UK: Sexual abuse victim claims council would have treated case differently if father had not been gay
A former army cadet in South Yorkshire who was sexually abused by his gay father and his partner claims the abuse was swept under the carpet by Wakefield Council.
Andy Cannon, 23, said as a youngster he was sexually and physically abused by the two men and his complaints were ignored by Wakefield Council social services.
Social services insisted on returning Mr Cannon to live with the couple, even though staff at Wakefield Council had received up to six allegations of physical and sexual abuse over a number of years.
Mr Cannon’s complaints to care workers were ignored and at one stage he was wrongly diagnosed as having mental health problems.
He waived his right to anonymity in order to pursue legal action against Wakefield Council.
An independent report found Wakefield Council had failed Mr Cannon and he received £25,000 in compensation last year.
Speaking to the Telegraph, Mr Cannon said he believed social workers would have removed him from his abusers had they not been gay.
He said: “If my adoptive dad was in a heterosexual relationship then my complaints would have been listened to earlier.
“It seems the council didn’t want to be seen as victimising gay people – they’d rather look ‘politically correct’ and let them get away with it to avoid any repercussions.”
Mr Cannon added: “I’ve got no problems with anyone being gay as long as they don’t do what my dad did to me. That goes for heterosexual couples too.”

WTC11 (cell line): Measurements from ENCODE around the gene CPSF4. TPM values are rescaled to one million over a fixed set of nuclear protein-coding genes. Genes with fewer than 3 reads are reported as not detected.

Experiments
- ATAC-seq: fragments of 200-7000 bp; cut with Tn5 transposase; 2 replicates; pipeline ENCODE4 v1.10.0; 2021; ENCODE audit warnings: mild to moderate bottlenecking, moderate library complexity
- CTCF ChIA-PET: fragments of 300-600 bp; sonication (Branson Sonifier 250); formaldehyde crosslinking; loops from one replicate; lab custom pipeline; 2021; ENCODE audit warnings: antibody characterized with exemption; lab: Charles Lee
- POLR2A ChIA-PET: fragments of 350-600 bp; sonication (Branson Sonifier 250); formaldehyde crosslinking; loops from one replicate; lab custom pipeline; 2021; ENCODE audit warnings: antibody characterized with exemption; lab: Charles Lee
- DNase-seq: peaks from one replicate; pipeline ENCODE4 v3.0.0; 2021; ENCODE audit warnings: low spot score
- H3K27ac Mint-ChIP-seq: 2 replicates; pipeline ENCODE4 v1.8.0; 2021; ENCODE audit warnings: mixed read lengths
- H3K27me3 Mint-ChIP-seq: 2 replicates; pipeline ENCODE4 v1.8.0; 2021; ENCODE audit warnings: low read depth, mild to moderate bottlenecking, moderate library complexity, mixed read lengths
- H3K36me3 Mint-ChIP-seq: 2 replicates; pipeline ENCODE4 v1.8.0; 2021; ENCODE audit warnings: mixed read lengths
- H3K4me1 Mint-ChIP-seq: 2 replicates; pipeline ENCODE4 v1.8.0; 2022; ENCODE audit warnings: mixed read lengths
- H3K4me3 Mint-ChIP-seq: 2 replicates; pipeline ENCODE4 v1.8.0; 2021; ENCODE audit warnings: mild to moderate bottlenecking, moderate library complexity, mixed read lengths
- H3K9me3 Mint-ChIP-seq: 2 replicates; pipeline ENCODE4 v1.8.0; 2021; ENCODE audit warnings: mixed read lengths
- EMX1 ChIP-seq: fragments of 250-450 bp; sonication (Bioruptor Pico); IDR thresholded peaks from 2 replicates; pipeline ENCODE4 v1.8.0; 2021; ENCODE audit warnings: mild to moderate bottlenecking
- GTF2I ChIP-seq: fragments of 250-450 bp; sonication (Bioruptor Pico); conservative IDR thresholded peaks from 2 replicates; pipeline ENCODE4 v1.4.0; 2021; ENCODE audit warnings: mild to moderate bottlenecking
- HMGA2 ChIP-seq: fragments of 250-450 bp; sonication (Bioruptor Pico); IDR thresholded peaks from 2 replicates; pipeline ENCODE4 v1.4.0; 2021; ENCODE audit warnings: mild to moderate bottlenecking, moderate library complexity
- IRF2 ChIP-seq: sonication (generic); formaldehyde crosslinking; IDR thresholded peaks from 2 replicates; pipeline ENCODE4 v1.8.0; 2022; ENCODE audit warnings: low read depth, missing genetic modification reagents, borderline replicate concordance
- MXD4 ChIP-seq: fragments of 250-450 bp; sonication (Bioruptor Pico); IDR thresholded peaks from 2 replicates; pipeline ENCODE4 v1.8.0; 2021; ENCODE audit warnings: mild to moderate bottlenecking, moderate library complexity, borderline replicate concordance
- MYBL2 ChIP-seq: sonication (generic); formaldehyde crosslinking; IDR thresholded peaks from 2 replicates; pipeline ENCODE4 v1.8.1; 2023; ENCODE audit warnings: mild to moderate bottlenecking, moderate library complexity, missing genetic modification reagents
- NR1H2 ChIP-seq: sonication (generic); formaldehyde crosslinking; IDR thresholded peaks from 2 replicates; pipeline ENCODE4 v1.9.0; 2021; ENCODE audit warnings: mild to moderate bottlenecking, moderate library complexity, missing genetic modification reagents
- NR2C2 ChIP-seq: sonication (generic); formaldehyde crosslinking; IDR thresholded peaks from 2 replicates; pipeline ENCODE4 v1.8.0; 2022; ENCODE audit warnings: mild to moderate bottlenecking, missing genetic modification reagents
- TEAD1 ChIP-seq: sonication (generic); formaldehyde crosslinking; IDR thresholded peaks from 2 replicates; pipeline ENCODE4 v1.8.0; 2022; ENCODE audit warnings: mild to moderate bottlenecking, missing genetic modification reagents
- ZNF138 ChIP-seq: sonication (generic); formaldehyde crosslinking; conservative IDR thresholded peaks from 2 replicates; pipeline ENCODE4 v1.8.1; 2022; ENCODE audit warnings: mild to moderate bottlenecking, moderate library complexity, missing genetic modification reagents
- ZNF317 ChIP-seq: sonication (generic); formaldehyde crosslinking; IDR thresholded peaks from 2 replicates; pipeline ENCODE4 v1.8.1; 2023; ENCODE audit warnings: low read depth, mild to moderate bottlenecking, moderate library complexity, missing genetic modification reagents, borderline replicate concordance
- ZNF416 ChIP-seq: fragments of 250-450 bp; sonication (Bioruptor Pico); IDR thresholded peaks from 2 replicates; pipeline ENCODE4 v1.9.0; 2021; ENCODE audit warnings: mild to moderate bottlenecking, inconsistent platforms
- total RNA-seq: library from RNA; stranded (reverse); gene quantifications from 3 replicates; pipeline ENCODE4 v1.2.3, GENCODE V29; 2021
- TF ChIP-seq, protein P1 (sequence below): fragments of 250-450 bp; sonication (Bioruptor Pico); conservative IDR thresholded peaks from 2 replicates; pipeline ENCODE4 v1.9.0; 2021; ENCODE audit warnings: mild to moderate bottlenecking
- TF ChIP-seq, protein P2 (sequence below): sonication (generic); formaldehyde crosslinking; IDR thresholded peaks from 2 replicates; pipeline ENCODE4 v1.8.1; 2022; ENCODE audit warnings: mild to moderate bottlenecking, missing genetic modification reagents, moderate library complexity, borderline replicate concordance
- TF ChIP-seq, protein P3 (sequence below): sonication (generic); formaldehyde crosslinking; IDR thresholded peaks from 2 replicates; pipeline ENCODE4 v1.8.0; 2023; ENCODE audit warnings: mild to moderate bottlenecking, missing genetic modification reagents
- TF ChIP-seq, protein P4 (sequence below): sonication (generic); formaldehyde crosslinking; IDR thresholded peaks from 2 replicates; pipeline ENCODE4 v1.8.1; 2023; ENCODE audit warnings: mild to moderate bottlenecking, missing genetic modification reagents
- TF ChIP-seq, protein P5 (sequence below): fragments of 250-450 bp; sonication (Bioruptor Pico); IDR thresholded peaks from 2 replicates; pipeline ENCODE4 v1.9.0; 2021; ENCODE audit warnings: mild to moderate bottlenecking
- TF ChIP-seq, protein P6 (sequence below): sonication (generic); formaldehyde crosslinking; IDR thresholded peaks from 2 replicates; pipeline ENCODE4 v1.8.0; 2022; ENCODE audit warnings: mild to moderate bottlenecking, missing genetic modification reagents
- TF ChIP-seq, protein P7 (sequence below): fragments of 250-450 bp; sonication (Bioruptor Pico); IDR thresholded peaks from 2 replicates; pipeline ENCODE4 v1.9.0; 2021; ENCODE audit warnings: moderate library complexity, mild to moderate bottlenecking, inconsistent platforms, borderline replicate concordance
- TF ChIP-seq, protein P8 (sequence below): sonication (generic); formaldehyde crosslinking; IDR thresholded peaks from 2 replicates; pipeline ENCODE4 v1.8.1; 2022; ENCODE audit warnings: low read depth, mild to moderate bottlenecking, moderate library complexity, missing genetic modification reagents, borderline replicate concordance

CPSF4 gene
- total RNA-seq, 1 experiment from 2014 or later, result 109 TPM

In a damning report now obtained by Mr Cannon’s legal team Wakefield social services officials were accused of “folly and gross misjudgement” and of putting the victim at “significant risk”.
They missed six opportunities to save Mr Cannon from his abusers.
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During his ordeal Mr Cannon was repeatedly plied with ecstasy and cannabis before being abused by David Cannon and John Scarfe.
Cannon, 54, and 31-year-old Scarfe were each jailed for 30 months in 2006, for inciting sexual activity with a child.
Cannon was allowed to adopt Andy in December 1997, when the youngster was aged eight.
This came despite the fact he had earlier been convicted and put on probation for 12 months for assaulting the boy’s mother, possessing cannabis and handling a stolen computer.
Jim Crook, Wakefield Council’s interim corporate director for family services, said: “We are very sorry about what happened and have apologised. We have learned from his experiences and have improved our services. Staff at a very senior level in the service remain in regular contact with Mr Cannon.”
Mr Crook added the council’s processes for adoption and for dealing with allegations were robust and based on the principle of treating everyone the same, whatever their background.